1. sow in mid winter, keep mostly dry, occasionally wet, freeze at night and thaw in day
  2. damp in early spring when cool, occasional light frost, warmer in day. Keep evenly moist and germination will start.
  3. very hot in mid summer, mostly dry with occasional soaks. More germination will occur after thunderstorms soak the pots. Avoid prolonged soaking now.
  4. mostly dry in fall, occasional soak only. Allow to dry out for winter dormancy. Sometimes plants will bud in the fall, do not keep the plant any warmer for the winter, just let the buds sit until spring when it would naturally flower anyway.

We use only the naturally occuring temps, there is no protection from cold at all. The pots are sown outdoors in plastic pots. The pots are housed in wooden boxes which are covered with nylon window screen. Suspended above the boxes is a layer of shade cloth. These two layers will break up heavy rain drops and give protection from hail.

If long heavy rains are possible where you live, it would be best to put the pots under cover after some germination has taken place. The outdoor treatments are designed to accomplish germination. For example the plants do not like long soaking rains in late summer and into the fall, so you might have to move the pots to an unheated greenhouse or coldframe once they have sprouted. However a long soaking rain is very beneficial in promoting germination.

The easiest to sprout are: Pediocactus simpsonii, Sclerocactus spinosior, pubispinus, and brevispinus. They will often sprout in early spring when it still freezes a bit at night. They find early spring a very active growth time when it is cool and moist.

 

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COVID-19 Update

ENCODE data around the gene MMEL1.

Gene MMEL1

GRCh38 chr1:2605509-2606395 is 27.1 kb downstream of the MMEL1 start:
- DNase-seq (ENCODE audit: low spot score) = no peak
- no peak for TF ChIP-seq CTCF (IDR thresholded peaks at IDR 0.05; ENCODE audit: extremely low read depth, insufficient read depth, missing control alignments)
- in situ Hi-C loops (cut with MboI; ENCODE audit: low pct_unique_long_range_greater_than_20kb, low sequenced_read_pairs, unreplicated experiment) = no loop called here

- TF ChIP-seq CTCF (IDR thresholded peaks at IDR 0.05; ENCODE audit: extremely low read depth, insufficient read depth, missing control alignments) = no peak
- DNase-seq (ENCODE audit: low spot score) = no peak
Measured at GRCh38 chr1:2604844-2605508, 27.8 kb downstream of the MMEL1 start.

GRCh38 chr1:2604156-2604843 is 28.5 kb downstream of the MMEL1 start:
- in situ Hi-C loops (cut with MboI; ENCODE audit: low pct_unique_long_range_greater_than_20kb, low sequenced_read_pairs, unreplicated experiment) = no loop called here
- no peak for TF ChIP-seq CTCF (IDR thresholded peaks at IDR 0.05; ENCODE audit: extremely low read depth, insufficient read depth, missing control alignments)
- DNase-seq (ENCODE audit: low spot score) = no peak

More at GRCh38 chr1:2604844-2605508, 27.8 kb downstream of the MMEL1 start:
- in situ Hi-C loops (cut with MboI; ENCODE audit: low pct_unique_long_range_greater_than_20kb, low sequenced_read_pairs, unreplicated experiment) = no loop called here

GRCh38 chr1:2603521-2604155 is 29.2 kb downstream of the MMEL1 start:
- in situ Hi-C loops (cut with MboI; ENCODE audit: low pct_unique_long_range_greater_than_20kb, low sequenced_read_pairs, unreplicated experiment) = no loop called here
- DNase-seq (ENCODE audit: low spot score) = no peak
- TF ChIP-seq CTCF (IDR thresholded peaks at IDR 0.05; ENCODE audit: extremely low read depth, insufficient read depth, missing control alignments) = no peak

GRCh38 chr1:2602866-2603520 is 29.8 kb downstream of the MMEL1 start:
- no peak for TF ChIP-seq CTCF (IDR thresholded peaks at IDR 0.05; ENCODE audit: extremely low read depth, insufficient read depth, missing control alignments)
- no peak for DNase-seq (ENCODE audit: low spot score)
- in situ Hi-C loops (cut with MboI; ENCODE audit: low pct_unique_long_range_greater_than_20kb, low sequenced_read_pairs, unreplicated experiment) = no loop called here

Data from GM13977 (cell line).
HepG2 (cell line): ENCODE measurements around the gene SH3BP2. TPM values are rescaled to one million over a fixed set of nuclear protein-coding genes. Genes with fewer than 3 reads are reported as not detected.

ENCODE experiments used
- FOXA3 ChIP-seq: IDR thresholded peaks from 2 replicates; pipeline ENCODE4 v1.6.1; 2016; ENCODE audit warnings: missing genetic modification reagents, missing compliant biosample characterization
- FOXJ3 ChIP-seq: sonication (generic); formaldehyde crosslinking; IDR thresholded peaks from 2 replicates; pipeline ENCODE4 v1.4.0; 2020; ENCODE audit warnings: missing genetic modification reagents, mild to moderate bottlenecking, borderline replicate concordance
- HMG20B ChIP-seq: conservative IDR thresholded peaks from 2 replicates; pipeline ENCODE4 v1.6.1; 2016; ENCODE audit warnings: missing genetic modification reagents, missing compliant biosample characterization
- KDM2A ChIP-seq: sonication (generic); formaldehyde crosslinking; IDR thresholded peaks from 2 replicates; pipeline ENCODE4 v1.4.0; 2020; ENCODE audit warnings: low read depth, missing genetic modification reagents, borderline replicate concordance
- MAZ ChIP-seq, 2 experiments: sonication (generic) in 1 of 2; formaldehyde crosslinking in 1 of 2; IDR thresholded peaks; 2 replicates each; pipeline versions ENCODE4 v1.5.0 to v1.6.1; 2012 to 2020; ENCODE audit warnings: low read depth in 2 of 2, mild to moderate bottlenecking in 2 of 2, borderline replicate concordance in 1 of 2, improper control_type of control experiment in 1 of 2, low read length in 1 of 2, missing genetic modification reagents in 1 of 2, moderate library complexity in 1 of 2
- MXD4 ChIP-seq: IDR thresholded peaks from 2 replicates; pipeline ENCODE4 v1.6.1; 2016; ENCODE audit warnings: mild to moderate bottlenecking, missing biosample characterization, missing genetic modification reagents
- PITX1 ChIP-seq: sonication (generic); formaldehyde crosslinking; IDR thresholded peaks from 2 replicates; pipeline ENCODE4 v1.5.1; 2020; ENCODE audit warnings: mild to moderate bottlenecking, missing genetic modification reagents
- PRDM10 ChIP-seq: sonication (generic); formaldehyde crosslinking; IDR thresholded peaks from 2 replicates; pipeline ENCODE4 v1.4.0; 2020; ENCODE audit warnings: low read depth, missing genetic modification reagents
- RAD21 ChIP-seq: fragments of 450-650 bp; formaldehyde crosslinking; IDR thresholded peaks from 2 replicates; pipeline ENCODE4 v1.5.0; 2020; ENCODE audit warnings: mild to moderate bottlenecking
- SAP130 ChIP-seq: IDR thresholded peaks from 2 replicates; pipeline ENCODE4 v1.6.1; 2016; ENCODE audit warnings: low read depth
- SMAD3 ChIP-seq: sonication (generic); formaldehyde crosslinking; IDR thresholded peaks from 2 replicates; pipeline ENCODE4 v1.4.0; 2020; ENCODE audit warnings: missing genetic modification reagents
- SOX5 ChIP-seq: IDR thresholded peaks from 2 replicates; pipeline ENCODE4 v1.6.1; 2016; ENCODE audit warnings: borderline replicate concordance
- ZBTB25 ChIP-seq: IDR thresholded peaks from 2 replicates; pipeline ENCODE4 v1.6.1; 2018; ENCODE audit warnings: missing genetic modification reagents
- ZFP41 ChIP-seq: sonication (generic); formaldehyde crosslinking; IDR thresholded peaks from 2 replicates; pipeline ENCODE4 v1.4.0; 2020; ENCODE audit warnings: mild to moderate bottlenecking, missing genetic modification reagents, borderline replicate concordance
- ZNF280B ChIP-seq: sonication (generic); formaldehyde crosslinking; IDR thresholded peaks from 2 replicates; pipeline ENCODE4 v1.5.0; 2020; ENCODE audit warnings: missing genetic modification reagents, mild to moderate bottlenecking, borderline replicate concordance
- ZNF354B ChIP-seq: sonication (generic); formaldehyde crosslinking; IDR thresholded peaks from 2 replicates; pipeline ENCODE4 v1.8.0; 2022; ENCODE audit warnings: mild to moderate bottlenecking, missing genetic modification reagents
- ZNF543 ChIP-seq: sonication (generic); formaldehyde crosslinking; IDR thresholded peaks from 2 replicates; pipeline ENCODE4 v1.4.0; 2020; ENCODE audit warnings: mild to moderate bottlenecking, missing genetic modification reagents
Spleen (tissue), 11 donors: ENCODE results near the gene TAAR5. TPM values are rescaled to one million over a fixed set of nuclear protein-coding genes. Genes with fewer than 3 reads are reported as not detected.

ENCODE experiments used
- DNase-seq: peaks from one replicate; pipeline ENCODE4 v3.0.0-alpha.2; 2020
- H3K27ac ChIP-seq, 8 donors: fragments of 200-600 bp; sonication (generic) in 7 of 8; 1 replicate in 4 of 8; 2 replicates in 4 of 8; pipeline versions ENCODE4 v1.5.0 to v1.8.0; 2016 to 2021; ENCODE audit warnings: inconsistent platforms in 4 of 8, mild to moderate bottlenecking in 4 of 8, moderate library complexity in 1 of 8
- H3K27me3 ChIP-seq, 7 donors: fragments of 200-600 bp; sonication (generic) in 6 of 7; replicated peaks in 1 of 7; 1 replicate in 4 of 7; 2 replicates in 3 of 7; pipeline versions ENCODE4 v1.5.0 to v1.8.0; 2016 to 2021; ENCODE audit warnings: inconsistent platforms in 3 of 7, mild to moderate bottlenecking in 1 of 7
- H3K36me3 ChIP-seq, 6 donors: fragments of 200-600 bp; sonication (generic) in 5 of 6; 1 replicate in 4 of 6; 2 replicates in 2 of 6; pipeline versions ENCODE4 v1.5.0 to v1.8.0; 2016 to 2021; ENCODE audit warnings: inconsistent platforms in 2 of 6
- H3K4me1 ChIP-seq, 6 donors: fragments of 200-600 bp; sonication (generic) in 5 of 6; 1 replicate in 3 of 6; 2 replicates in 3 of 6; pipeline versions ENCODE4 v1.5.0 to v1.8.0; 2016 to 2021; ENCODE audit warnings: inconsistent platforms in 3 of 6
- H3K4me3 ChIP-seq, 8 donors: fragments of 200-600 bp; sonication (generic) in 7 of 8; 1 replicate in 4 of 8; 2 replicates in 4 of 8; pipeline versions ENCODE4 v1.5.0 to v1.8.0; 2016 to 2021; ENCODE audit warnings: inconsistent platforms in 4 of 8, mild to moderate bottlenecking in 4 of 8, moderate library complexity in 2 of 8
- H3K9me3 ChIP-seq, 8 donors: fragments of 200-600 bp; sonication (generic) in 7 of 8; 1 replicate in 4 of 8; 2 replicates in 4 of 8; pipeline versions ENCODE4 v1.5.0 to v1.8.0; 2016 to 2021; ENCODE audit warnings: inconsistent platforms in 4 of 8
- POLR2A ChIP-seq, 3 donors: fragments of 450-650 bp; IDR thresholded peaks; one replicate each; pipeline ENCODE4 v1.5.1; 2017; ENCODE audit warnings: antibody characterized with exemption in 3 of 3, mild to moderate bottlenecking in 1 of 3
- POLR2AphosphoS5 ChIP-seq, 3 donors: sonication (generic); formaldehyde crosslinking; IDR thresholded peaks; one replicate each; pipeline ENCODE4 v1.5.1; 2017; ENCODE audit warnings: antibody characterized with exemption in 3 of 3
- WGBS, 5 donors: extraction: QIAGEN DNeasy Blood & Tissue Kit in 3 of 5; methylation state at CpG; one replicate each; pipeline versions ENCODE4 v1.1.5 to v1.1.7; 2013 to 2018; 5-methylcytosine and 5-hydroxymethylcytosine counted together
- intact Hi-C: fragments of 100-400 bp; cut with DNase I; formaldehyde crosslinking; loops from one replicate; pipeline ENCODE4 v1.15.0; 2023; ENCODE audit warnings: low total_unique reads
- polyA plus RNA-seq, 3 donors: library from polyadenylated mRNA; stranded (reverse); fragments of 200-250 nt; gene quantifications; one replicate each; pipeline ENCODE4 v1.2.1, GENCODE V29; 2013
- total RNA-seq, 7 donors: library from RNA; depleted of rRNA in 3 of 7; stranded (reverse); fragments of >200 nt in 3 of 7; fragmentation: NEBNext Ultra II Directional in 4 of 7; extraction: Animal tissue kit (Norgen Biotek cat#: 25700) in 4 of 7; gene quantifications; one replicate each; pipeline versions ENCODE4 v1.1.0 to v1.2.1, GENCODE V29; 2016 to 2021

Good afternoon! We hope this finds everyone well. We have decided to give an update about the COVID-19 virus and how this is affecting us here at Mesa Garden.  First and foremost Aaron, myself, our children and all of our employees and their children are well. We are working towards staying this way. As of today the number of cases in our state is unfortunately rising. Fortunately though, there are currently no cases in our county. Our state has mandated social distancing and our schools have been closed for a week now. They will remain closed for another 2 weeks, maybe more. We only leave to go the the post office and the store for grocery pick-up. Some of you have reached out to us and we are grateful for your kindness and concern.

As of today our Governor has mandated that all non-essential businesses close for a few weeks and/or limit to gatherings of 5 people. Since our business is mail order, and we have little to no contact with many people, we have decided to stay open but have created a plan with our employees to limit their contact with one another and us. We will still complete orders and essential business duties, such as watering and pollinating all while having little to no social contact with one another. What does this mean for our customers? We will still be completing orders and we can ship your orders but the US postal service has stated that there could be delays internationally.  We will also not be taking mail to the post office every day but we will take it every 2-3 days.

In essence we do not want to panic nor cause panic but we do want to be wise. We are limiting our social interactions and staying home as much as we can per our governments request. We do hope and pray that all of our customers are safe and well. Please know we appreciate every customer and your support of us and this nursery. This virus has taken this world by storm but we look forward to this passing. Please take care and we are open for any questions you may have.

 

Tarah Morerod

Mesa Garden

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Making Cuttings of Succulents

Cutting of Succulents in the Winter

Cutting of Conophytum, Lithops, Faucaria, and Crassula.